In mental health and alcohol and drugs, morale among doctors is low; the culture is toxic, and doctors are leaving the system at a time when reform is promised but slow to be delivered. In forensic mental health, there is not one permanent doctor.
More inpatient mental health beds are required, and Psychiatric Emergency nurses re-introduced in emergency departments while the reforms roll out which, should see more early intervention services funded, preventing people’s mental health from deteriorating to the point of requiring acute care. More psychiatrists need to be recruited using a competitive salary package offer that is more in line with larger states offering.
Alcohol and Drug Services (ADS) are on the verge of collapse, endangering the care of the Tasmanians on the pharmacotherapy program, let alone the many more on the waiting list. ADS governance must be removed from Mental Health services and more staff employed, and more detox beds opened.
A new purpose-built specialised ADS centre must be built. Currently, patients detoxing share rooms and totally inadequate bathroom facilities, with the result that a detox bed cannot be used in a range of clinical circumstances where this is inappropriate, such as a young female sharing with an older man who has a range of serious and complex health and human problems. During the COVID-19 crisis, half of the beds (10-bed facility) had to be closed because of shared rooms and bathrooms.
While additional money for elective surgery is welcome, one-off boosts are part of the problem. It is impossible to recruit permanent staff to jobs that have time-limited funding. We need to increase the emergency surgery capacity at the RHH and LGH to enable separations of elective surgery and emergency surgery streams to allow efficient use of elective time. And a commitment to increase public hospital capacity across outpatients, inpatients, and emergency.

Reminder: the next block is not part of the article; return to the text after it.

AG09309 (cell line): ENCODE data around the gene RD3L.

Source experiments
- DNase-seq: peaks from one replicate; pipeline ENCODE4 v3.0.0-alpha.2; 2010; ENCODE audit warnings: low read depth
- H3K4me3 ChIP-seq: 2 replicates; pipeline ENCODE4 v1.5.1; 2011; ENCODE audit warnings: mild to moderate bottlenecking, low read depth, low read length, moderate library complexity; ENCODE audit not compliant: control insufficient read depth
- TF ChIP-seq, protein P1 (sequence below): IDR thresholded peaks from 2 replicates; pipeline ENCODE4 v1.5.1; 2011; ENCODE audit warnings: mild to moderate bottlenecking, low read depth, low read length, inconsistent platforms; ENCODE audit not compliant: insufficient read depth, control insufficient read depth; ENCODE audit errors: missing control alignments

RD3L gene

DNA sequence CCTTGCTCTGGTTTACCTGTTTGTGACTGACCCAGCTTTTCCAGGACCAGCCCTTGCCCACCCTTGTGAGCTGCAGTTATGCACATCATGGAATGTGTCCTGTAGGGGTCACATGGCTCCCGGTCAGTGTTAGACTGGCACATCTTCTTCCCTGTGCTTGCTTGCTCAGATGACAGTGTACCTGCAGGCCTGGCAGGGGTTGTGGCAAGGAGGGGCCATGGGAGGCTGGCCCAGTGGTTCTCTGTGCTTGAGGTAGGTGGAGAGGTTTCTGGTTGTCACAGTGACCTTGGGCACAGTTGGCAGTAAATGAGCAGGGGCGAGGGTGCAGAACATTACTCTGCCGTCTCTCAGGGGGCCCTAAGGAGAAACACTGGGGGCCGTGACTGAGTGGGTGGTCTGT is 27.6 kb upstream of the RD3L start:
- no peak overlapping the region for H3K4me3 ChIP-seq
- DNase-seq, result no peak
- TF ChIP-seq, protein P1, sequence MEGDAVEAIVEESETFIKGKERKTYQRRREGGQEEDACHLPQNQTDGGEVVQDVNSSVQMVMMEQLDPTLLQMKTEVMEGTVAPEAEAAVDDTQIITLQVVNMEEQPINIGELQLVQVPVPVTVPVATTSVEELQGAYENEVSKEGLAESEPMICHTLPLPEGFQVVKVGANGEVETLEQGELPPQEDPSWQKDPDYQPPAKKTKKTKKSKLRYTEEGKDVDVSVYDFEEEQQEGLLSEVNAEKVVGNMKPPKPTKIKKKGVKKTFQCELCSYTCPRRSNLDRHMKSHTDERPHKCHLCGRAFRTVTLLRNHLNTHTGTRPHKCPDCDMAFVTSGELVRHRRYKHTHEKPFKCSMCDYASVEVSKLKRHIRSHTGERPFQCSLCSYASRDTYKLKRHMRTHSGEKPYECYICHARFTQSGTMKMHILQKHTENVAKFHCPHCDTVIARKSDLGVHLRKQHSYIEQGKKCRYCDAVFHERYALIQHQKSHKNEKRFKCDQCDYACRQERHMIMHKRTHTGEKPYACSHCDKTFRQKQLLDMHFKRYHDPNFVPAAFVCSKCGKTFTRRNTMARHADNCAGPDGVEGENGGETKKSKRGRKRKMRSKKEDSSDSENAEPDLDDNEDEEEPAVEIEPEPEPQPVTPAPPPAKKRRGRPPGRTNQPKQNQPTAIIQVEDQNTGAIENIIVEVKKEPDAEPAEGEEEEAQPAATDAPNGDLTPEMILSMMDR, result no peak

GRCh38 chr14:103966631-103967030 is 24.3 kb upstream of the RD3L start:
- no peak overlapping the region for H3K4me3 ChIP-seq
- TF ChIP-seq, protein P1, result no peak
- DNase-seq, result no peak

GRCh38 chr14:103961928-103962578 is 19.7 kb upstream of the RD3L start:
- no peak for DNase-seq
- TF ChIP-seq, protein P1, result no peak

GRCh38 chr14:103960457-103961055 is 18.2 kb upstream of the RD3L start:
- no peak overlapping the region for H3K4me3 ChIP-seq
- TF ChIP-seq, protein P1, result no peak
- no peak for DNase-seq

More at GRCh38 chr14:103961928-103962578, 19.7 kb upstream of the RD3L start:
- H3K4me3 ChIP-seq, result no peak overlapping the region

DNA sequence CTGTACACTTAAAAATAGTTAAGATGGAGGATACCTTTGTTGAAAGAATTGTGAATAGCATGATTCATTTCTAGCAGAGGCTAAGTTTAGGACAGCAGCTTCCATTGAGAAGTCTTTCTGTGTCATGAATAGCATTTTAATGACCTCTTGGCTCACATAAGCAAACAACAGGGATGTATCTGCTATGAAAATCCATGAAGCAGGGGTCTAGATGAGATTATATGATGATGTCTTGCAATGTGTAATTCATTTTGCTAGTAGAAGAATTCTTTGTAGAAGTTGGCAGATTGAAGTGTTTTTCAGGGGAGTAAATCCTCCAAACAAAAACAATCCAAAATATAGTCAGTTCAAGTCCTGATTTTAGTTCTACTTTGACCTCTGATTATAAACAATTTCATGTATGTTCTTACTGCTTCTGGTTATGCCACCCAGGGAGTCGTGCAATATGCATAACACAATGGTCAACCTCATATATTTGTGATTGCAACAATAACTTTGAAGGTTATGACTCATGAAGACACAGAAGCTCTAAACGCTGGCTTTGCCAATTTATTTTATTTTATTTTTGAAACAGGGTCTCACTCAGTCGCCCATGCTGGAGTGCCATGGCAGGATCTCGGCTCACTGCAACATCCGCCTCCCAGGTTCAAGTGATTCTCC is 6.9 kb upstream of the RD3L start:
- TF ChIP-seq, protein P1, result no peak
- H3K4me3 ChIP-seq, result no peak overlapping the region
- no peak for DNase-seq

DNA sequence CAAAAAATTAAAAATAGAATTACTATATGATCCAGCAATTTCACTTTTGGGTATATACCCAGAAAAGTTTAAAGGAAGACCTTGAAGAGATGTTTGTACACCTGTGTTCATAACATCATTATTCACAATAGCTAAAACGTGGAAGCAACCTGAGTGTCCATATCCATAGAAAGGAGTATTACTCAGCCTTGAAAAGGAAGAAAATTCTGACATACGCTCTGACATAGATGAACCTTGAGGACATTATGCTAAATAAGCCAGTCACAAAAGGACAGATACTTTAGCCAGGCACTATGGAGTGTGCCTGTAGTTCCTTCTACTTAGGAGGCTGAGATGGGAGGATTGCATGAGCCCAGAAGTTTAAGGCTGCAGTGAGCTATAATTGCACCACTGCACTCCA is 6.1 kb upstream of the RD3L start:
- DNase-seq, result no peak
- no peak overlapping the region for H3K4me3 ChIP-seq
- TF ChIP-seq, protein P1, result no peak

Likewise, we need more real-time data made available to the public on elective surgery and outpatient waiting lists. We need more collaborative care between GPs and specialists that can see more follow up care provided in the community freeing up specialists to see more of the 51,000 people languishing on the outpatient waiting list.
It is time to look at how we can reduce people requiring ED services because of alcohol-induced injury or smoking-related disease. More needs to be and can be done by the government to reduce the prevalence of drinking to excess and smoking in our community. Similarly, putting a roof over a homeless person’s head will improve their mental and physical health outcomes.
The moment has come for a new single hospital to be built in the northwest. The NW coast has struggled for the past twenty years to staff its two hospitals adequately. Both hospitals have been heavily reliant on locum doctors to ensure essential medical services could be covered. COVID-19 has exposed the fragility of the service relying on locums, impacting emergency department operating hours and uncovering the ageing infrastructure.
A facility like this would mean that political promises such as where maternity will be delivered would end. And the people of the North West could be confident that they were receiving the best of care in more modern premises, built to withstand events such as pandemics. It would also make the North West more attractive to recruit and retain specialist medical staff.
Modern infrastructure must also continue to be rolled out at the RHH and LGH. The RHH 30-year masterplan brought forward twenty years and the LGH masterplan consulted and implemented. Added to this is the need to plan and fund for equipment investment to ensure that our radiology services remain at the cutting edge of diagnosis and treatment. >>>> ENDS
Published: 22 Apr 2021